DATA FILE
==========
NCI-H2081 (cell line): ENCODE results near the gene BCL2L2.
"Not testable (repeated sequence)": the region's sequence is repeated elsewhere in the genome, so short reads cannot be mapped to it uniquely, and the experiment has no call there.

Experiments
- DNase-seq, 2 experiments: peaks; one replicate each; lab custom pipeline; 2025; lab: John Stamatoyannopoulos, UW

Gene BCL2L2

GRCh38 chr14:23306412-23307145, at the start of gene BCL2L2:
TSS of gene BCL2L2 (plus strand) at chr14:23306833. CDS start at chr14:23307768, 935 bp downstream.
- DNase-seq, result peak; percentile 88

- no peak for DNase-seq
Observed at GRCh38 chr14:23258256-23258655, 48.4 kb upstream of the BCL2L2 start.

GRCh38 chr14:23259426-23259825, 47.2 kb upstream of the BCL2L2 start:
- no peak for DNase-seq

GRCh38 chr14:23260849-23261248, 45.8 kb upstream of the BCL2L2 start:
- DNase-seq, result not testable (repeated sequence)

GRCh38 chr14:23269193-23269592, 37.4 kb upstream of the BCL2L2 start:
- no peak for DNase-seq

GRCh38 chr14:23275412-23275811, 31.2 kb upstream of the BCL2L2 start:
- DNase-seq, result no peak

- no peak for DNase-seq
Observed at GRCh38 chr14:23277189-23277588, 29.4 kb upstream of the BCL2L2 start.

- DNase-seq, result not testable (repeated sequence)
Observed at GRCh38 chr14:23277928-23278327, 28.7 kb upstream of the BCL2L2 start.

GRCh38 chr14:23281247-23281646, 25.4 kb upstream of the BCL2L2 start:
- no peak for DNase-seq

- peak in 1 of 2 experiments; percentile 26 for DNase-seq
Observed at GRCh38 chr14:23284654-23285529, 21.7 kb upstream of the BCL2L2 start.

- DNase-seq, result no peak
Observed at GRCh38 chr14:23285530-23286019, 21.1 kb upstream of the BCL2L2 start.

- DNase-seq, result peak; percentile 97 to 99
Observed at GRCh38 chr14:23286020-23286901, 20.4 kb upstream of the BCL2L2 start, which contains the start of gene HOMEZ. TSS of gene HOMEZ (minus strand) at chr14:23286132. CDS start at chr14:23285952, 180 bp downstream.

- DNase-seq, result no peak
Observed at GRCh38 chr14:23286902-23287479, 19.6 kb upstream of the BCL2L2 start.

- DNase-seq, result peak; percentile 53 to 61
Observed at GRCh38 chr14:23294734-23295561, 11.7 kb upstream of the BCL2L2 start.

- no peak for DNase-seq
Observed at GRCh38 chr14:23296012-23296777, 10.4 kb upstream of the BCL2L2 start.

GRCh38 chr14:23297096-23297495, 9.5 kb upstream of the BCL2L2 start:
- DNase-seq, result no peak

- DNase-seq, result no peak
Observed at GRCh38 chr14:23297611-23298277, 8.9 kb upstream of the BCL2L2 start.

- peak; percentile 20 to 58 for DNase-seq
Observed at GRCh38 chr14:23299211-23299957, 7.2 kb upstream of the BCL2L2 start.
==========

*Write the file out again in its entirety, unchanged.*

NCI-H2081 (cell line): ENCODE results near the gene BCL2L2.
"Not testable (repeated sequence)": the region's sequence is repeated elsewhere in the genome, so short reads cannot be mapped to it uniquely, and the experiment has no call there.

Experiments
- DNase-seq, 2 experiments: peaks; one replicate each; lab custom pipeline; 2025; lab: John Stamatoyannopoulos, UW

Gene BCL2L2

GRCh38 chr14:23306412-23307145, at the start of gene BCL2L2:
TSS of gene BCL2L2 (plus strand) at chr14:23306833. CDS start at chr14:23307768, 935 bp downstream.
- DNase-seq, result peak; percentile 88

- no peak for DNase-seq
Observed at GRCh38 chr14:23258256-23258655, 48.4 kb upstream of the BCL2L2 start.

GRCh38 chr14:23259426-23259825, 47.2 kb upstream of the BCL2L2 start:
- no peak for DNase-seq

GRCh38 chr14:23260849-23261248, 45.8 kb upstream of the BCL2L2 start:
- DNase-seq, result not testable (repeated sequence)

GRCh38 chr14:23269193-23269592, 37.4 kb upstream of the BCL2L2 start:
- no peak for DNase-seq

GRCh38 chr14:23275412-23275811, 31.2 kb upstream of the BCL2L2 start:
- DNase-seq, result no peak

- no peak for DNase-seq
Observed at GRCh38 chr14:23277189-23277588, 29.4 kb upstream of the BCL2L2 start.

- DNase-seq, result not testable (repeated sequence)
Observed at GRCh38 chr14:23277928-23278327, 28.7 kb upstream of the BCL2L2 start.

GRCh38 chr14:23281247-23281646, 25.4 kb upstream of the BCL2L2 start:
- no peak for DNase-seq

- peak in 1 of 2 experiments; percentile 26 for DNase-seq
Observed at GRCh38 chr14:23284654-23285529, 21.7 kb upstream of the BCL2L2 start.

- DNase-seq, result no peak
Observed at GRCh38 chr14:23285530-23286019, 21.1 kb upstream of the BCL2L2 start.

- DNase-seq, result peak; percentile 97 to 99
Observed at GRCh38 chr14:23286020-23286901, 20.4 kb upstream of the BCL2L2 start, which contains the start of gene HOMEZ. TSS of gene HOMEZ (minus strand) at chr14:23286132. CDS start at chr14:23285952, 180 bp downstream.

- DNase-seq, result no peak
Observed at GRCh38 chr14:23286902-23287479, 19.6 kb upstream of the BCL2L2 start.

- DNase-seq, result peak; percentile 53 to 61
Observed at GRCh38 chr14:23294734-23295561, 11.7 kb upstream of the BCL2L2 start.

- no peak for DNase-seq
Observed at GRCh38 chr14:23296012-23296777, 10.4 kb upstream of the BCL2L2 start.

GRCh38 chr14:23297096-23297495, 9.5 kb upstream of the BCL2L2 start:
- DNase-seq, result no peak

- DNase-seq, result no peak
Observed at GRCh38 chr14:23297611-23298277, 8.9 kb upstream of the BCL2L2 start.

- peak; percentile 20 to 58 for DNase-seq
Observed at GRCh38 chr14:23299211-23299957, 7.2 kb upstream of the BCL2L2 start.